Halloween. A time for the spooky, frightening and magical happenings to be lived out through imaginative costumes and decorations. Many of us will be celebrating this historic event, scaring off the weird creatures and evil spirits of the underworld.
Nowadays there are fewer people that really believe in the ghosts and paranormal happenings the party was originally created to protect us from. But superstitious beliefs are more common than you might imagine and these beliefs might impact on how people identify with your brand.
In 2012 the European Journal of Marketing published research by Yong Jian Wang, Monica D. Hernandez, Michael S. Minor and Jie Wei titled ‘Superstitious beliefs in consumer evaluation of brand logos; Implications for corporate branding strategy’.
The research included primary data collected through 294 questionnaires to randomly selected participants that represented a cross-section of the community in the state of Texas, USA. I don’t know what Texans are like for superstition but it is worth noting that generally I would say we are greater skeptics then them!
The four researchers had identified 6 categories of superstitious beliefs;
• magic and fictional figures
• urban legends
• lucky charms
• superstitious rituals.
Of these six categories, the researchers proposed that a belief in fate would have no impact on brand sensitivity as individuals would lack a desire to maintain control. But then if you believed in fate you are likely to just let things happen in all aspects of your future. They were right, although I would welcome submission of a design based around fate symbols as I have no idea what they would look like.
The other five categories should have a positive effect on brand sensitivity based on the researchers discussion of previous findings. There were a total of 18 questions on superstitious beliefs and 4 on brand sensitivity following a process of sampling and refinement. What the researchers found is quite surprising.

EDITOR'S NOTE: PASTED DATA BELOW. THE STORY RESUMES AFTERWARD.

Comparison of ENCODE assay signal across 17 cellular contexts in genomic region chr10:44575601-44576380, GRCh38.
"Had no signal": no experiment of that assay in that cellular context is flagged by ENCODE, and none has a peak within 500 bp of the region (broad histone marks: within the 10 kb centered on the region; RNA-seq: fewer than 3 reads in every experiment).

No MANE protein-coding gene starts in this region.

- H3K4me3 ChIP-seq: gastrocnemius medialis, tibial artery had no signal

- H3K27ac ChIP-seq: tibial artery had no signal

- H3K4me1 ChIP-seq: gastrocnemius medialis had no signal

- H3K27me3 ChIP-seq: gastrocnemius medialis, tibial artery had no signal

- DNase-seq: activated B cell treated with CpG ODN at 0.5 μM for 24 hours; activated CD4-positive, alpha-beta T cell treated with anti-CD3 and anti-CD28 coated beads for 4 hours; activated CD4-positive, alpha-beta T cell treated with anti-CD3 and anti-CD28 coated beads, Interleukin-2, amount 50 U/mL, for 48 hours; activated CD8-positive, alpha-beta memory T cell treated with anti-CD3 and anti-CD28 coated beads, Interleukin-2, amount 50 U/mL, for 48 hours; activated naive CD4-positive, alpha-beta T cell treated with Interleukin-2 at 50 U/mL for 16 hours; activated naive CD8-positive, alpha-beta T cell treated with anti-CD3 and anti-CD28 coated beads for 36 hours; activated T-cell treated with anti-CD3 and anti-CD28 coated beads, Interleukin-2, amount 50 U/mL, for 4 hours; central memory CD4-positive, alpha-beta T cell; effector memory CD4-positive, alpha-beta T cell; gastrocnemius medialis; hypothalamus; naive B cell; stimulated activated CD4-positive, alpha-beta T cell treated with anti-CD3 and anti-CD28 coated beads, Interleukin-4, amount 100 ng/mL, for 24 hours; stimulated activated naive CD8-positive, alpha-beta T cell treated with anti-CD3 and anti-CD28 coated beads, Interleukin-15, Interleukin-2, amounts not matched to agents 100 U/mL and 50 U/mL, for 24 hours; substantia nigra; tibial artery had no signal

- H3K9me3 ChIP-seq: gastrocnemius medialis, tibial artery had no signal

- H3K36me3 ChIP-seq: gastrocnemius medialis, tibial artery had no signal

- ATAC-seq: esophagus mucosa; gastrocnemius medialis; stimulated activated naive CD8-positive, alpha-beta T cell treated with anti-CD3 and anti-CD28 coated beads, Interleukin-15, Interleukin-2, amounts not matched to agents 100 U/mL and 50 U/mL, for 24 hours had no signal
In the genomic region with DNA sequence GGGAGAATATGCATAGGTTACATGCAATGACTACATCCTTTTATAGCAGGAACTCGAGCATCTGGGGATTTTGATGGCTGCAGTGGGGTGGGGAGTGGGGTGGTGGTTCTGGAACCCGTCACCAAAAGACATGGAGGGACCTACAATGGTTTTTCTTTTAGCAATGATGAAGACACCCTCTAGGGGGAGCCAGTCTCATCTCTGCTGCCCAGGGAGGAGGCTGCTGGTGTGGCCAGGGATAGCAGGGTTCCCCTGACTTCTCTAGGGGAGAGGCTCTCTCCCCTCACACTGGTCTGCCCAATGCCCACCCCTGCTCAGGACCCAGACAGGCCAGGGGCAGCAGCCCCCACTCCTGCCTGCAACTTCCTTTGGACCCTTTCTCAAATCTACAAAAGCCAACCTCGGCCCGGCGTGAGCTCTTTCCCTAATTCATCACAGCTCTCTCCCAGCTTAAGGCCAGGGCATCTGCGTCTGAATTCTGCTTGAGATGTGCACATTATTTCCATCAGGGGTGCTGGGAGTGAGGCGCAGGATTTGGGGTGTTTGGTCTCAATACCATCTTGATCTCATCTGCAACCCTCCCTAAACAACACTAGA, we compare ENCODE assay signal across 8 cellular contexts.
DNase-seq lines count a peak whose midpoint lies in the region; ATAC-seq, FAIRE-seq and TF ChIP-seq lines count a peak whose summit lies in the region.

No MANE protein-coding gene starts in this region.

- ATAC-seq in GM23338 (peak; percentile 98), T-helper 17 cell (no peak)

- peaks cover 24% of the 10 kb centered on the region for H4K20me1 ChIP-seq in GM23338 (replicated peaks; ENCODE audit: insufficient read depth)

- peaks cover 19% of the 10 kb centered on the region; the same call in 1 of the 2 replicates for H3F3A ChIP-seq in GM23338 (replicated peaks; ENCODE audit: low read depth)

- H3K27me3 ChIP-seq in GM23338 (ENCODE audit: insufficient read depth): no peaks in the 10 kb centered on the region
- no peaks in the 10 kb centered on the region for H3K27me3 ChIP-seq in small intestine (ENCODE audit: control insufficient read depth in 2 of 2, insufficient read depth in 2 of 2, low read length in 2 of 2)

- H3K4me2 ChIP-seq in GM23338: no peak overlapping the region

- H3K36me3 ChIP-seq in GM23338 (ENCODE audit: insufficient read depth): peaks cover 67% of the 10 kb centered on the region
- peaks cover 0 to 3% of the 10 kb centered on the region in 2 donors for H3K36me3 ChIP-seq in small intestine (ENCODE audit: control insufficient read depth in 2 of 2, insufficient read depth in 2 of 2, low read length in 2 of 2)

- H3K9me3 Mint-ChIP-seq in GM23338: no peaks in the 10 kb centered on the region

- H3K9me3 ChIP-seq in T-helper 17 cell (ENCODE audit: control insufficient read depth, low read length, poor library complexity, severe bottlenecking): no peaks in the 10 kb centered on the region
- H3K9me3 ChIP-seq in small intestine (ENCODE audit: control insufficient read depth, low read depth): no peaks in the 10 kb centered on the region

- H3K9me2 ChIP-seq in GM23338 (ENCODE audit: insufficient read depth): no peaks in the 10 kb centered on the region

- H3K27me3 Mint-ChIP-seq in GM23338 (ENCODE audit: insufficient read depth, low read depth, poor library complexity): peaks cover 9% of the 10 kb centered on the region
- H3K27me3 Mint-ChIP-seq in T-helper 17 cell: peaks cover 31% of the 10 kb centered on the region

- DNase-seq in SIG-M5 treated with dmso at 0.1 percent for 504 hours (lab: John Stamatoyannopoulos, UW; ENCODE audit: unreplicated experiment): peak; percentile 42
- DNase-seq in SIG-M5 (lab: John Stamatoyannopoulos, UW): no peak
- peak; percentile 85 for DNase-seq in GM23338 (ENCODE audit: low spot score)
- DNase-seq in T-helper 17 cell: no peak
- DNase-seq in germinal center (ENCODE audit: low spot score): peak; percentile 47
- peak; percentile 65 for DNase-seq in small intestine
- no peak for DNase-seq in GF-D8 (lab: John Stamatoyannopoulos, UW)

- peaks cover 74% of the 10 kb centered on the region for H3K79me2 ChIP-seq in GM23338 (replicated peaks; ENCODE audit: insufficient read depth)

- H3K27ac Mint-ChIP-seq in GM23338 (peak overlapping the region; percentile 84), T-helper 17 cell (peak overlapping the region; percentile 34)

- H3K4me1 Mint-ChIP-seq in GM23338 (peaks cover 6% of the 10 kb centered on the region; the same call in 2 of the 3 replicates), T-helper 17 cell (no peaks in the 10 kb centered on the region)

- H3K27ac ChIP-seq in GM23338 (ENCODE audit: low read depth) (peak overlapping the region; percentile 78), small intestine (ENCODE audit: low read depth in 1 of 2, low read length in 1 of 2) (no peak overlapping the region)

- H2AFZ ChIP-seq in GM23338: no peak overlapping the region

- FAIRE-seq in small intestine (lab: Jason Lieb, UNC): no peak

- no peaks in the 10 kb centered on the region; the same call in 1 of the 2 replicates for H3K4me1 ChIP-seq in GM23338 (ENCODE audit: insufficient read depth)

“An understanding of consumers’ superstition towards brand logos is crucial in framing corporate branding strategies in order to maximise brand equity”
(Wang et al, 2012, p725)
Their research shows that there are some key graphic elements to avoid when designing a logo and some to consider incorporating from the different belief systems.
The research did show that a belief in urban legends had a significantly lower effect on brand sensitivity than the other elements as the context of the legend has a twist that would make it quite specific to the individual brand or design. Like the rumor that Proctor & Gambles ‘Man in the Moon’ logo was a sign of satanic worship. Apparently he has horns and an upside down ‘666’ in his beard… yeah that’s what we thought.
So this leaves us with belief symbols related to fortune-tellers, magic & fictional characters and lucky charms or rituals. Here there are significant benefits to brand sensitivity and some more universal elements you could include in a design. With that in mind we created a logo for these superstitious potential customers, let us know what you think.
Jian Wang, Yong et al. ‘Superstitious Beliefs In Consumer Evaluation Of Brand Logos’. European Journal of Marketing 46.5 (2012): 712-732. Web.